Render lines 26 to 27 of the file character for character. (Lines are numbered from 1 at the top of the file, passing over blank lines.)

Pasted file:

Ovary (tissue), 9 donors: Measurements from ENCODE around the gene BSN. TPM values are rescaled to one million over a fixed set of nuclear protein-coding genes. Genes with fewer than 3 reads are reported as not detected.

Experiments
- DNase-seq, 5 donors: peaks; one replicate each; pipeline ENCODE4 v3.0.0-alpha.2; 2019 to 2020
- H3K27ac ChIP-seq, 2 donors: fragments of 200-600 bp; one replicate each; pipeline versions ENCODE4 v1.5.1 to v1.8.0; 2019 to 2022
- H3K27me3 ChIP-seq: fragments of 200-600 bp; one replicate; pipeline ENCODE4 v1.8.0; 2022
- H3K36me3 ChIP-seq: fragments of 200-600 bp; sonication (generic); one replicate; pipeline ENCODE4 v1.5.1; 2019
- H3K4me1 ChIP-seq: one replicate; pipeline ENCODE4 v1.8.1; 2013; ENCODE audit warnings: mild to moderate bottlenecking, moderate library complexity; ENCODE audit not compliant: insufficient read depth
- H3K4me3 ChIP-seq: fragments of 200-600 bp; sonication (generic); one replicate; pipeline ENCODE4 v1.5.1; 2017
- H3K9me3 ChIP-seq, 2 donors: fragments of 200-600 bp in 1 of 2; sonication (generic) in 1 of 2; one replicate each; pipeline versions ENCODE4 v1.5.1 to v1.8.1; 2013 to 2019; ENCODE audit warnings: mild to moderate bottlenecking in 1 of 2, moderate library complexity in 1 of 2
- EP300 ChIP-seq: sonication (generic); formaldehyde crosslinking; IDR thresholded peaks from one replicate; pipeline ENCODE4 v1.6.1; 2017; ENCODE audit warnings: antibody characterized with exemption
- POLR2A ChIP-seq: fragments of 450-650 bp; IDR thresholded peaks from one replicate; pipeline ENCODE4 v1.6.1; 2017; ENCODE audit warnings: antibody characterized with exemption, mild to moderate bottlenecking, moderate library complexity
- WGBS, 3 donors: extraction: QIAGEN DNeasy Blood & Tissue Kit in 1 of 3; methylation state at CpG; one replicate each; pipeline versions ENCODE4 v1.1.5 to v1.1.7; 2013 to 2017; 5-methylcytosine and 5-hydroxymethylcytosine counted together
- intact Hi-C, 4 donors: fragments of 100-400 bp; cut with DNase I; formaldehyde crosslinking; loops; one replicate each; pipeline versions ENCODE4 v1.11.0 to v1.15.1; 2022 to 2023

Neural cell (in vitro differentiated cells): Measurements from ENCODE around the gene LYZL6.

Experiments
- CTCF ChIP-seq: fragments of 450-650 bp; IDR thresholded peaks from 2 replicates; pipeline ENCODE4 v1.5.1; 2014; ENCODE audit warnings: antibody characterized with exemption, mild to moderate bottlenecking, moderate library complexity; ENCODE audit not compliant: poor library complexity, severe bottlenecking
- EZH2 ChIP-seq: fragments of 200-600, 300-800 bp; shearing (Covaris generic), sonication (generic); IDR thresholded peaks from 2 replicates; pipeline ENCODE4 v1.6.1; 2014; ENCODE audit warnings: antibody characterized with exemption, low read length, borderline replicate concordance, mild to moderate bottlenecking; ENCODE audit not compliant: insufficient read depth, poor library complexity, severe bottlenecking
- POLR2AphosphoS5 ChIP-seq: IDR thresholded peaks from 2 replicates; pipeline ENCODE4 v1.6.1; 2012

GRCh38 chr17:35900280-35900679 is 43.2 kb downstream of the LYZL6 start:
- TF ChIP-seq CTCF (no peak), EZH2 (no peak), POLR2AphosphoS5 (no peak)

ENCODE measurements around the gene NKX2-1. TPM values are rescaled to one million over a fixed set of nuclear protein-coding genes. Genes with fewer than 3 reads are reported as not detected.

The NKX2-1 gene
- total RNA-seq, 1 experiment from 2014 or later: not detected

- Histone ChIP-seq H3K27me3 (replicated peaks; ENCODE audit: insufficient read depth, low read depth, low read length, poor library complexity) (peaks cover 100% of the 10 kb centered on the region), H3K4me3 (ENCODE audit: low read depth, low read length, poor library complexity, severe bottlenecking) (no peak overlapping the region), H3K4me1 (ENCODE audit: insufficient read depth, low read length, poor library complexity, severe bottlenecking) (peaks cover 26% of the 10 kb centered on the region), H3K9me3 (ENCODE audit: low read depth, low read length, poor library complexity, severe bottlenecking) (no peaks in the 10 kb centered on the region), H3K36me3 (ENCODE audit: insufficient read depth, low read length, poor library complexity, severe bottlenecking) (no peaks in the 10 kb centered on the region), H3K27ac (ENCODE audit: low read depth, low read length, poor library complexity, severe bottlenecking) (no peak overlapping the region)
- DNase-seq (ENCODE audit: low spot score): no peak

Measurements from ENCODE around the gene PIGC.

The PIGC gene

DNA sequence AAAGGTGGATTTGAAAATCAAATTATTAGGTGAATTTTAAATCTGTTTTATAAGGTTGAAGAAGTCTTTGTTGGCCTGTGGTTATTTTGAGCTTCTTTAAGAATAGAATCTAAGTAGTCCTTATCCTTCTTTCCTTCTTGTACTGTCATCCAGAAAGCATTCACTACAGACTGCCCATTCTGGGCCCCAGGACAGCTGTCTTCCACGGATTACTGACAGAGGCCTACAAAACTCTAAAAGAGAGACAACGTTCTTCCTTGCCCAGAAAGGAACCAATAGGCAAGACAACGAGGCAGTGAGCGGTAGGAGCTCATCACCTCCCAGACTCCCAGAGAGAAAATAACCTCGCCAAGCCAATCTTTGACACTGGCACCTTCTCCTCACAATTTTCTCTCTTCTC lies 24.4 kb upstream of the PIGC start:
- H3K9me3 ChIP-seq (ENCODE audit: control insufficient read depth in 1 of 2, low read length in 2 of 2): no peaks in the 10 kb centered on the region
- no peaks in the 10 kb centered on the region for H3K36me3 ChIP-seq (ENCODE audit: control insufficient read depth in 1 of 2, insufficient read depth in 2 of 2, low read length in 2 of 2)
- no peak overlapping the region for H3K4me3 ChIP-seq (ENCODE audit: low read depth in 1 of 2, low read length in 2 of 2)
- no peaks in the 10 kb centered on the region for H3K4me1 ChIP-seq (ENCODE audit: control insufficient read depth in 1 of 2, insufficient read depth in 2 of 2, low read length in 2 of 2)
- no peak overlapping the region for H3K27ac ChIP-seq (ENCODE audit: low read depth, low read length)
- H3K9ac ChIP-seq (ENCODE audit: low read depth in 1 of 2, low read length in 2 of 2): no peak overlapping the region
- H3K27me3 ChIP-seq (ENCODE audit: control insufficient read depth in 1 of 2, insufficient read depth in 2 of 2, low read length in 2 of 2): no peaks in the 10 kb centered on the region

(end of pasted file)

Measurements from ENCODE around the gene PIGC.

The PIGC gene